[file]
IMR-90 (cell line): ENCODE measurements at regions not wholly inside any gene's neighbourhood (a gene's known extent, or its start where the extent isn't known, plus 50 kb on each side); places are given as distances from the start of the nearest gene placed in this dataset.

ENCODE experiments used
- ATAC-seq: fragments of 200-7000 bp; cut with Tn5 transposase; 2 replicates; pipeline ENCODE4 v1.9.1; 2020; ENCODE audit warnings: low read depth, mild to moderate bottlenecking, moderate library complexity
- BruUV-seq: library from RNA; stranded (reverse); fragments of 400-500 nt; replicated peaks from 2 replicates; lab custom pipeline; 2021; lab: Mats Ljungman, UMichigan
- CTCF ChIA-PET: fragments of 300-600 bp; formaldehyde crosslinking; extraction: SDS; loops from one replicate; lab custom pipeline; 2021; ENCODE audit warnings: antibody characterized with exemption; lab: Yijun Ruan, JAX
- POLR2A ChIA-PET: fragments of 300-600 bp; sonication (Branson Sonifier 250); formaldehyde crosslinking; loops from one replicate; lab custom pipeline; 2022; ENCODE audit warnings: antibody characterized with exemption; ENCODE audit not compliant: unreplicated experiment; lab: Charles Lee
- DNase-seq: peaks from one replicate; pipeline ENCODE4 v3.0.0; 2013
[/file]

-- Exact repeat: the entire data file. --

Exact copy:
IMR-90 (cell line): ENCODE measurements at regions not wholly inside any gene's neighbourhood (a gene's known extent, or its start where the extent isn't known, plus 50 kb on each side); places are given as distances from the start of the nearest gene placed in this dataset.

ENCODE experiments used
- ATAC-seq: fragments of 200-7000 bp; cut with Tn5 transposase; 2 replicates; pipeline ENCODE4 v1.9.1; 2020; ENCODE audit warnings: low read depth, mild to moderate bottlenecking, moderate library complexity
- BruUV-seq: library from RNA; stranded (reverse); fragments of 400-500 nt; replicated peaks from 2 replicates; lab custom pipeline; 2021; lab: Mats Ljungman, UMichigan
- CTCF ChIA-PET: fragments of 300-600 bp; formaldehyde crosslinking; extraction: SDS; loops from one replicate; lab custom pipeline; 2021; ENCODE audit warnings: antibody characterized with exemption; lab: Yijun Ruan, JAX
- POLR2A ChIA-PET: fragments of 300-600 bp; sonication (Branson Sonifier 250); formaldehyde crosslinking; loops from one replicate; lab custom pipeline; 2022; ENCODE audit warnings: antibody characterized with exemption; ENCODE audit not compliant: unreplicated experiment; lab: Charles Lee
- DNase-seq: peaks from one replicate; pipeline ENCODE4 v3.0.0; 2013